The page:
Half of Toronto Detached Homes Are Selling 15% Below The “Typical” Price

Greater Toronto’s detached real estate market made big improvements last month. Toronto Real Estate Board (TREB) numbers show both prices and sales moved higher in July. While improved from last year, they haven’t returned to normal growth or volumes. Prices made a minimal move higher by the best performing measure, with suburbs doing best. Sales are up from last year’s multi-year lows, but fall short of typical July volumes.

Toronto Detached Home Prices Rise 2%

Prices for Greater Toronto detached homes climbed, according to the board’s benchmark. TREB reported a benchmark price of $943,300 in July, up 2.45% from last year. In the City of Toronto it has increased to $1,134,300, up 1.93% from last year. The increase isn’t very large (falling below CPI in Toronto), but an increase is better than a decline, right?

Toronto Detached Benchmark Price

The price of a typical detached home across the Toronto Real Estate Board, in Canadian dollars.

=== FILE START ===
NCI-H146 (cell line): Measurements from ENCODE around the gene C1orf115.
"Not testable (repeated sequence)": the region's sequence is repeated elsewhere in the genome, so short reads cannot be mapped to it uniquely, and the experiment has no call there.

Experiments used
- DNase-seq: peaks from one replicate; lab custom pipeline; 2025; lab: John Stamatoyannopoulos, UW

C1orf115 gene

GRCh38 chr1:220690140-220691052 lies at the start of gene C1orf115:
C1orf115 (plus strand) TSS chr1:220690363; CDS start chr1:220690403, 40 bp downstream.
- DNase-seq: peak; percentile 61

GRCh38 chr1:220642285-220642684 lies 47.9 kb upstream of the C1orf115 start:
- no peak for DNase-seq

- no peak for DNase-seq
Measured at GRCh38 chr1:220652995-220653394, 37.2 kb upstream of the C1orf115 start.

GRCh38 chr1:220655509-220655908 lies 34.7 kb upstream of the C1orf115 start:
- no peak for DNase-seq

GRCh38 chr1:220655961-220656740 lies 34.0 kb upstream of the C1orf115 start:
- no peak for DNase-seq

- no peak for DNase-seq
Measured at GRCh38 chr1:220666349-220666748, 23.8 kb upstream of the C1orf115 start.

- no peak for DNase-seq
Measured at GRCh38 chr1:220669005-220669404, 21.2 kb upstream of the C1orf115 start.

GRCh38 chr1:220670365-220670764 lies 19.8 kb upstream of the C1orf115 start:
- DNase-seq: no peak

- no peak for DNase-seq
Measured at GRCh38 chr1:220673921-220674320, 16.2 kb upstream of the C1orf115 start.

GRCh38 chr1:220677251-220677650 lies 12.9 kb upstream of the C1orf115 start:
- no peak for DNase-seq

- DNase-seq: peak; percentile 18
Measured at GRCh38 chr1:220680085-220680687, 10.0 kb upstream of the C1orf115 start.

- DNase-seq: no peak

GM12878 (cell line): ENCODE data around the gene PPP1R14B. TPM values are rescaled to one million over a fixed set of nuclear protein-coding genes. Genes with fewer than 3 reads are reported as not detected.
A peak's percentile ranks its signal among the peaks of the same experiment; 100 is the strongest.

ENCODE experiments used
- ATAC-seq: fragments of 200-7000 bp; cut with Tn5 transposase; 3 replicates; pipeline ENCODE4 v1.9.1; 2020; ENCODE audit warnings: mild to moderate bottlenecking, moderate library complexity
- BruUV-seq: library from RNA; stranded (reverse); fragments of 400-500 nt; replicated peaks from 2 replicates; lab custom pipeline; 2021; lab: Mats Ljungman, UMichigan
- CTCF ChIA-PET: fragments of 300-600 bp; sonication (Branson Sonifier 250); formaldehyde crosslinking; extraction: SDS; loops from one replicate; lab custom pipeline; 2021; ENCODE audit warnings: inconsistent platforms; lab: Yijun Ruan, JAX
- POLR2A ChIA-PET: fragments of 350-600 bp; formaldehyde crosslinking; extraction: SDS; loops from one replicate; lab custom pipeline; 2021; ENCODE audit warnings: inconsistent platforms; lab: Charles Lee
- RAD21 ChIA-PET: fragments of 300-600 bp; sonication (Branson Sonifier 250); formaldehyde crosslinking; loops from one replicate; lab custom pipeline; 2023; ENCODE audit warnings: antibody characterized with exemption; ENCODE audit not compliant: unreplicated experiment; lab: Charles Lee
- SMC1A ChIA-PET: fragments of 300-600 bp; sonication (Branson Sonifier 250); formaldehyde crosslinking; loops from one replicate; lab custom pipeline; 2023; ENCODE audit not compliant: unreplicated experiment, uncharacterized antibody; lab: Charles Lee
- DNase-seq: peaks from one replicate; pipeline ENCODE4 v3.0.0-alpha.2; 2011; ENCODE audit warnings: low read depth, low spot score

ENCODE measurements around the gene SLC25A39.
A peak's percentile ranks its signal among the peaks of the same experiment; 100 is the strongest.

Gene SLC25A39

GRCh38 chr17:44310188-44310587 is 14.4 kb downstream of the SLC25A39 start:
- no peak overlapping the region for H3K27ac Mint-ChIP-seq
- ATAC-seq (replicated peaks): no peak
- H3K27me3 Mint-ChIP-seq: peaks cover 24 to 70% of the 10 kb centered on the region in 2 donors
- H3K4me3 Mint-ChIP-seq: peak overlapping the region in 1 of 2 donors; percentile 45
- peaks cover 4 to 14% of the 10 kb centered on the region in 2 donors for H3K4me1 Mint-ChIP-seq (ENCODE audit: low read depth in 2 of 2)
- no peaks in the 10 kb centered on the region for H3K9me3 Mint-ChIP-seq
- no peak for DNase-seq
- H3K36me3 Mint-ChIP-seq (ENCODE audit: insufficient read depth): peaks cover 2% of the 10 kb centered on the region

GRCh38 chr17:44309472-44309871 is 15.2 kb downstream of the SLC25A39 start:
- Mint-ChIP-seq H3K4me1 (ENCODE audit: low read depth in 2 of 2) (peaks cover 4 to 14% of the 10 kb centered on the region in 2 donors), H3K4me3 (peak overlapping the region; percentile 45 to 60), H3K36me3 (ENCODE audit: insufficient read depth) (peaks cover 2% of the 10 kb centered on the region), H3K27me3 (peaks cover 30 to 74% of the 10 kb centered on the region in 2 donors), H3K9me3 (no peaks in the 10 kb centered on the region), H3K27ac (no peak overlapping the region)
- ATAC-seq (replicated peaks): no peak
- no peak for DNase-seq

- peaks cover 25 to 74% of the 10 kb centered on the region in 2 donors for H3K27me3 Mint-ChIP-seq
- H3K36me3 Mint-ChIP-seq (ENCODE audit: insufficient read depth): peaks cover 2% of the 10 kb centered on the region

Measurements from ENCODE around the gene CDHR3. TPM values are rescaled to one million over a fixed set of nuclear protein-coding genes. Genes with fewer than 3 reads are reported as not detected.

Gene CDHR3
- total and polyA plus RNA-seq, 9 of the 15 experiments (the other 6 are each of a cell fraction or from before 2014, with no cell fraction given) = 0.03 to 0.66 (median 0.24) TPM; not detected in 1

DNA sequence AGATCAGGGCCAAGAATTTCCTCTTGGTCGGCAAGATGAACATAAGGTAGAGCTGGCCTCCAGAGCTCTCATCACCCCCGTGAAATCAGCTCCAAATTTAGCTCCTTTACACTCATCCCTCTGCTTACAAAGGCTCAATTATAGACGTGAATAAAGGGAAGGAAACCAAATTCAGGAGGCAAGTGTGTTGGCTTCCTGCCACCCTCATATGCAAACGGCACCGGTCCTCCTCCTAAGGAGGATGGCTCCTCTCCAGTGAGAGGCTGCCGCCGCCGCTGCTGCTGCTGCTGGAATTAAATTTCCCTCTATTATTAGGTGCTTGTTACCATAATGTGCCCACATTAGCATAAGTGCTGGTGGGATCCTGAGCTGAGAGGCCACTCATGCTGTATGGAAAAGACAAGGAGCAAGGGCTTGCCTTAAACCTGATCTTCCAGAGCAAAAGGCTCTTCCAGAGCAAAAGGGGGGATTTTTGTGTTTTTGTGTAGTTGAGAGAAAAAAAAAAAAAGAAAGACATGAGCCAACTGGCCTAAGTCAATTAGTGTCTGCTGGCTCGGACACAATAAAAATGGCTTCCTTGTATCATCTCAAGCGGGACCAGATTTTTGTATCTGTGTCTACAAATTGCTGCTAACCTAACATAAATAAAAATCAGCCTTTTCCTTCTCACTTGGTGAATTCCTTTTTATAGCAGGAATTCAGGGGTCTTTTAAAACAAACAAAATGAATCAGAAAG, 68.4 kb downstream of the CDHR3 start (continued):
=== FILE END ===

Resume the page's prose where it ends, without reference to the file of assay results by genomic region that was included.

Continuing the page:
Source: TREB, Better Dwelling.

The rate of price growth for the benchmark improved, but prices are still very much below the peak. Both TREB and the City saw the rate of growth rise a second consecutive month. This is the highest price growth observed since December 2018, but still isn’t all that high. TREB’s detached benchmark price remains 10.11% below the peak reached in July 2018. The City of Toronto’s detached benchmark price is doing slightly better, at 7.66% below the all-time high. The benchmark is moving, but not enough for bulls (or bears) to get excited about.

Toronto Detached Benchmark Percent Change

The 12 month percent change of a typical detached home across the Toronto Real Estate Board.

Source: TREB, Better Dwelling.

The median sale price of a detached home increased across Greater Toronto. TREB reported the median reached $870,000 in July, up 2.95% from last year. The City of Toronto reached $960,500, up 1.10% from last year. Interesting takeaway here is the median is substantially lower than the benchmark. More than half of detached sales in TREB were at least 7.7% below the benchmark price. In the City of Toronto, over half of sales were 15.32% below the benchmark price.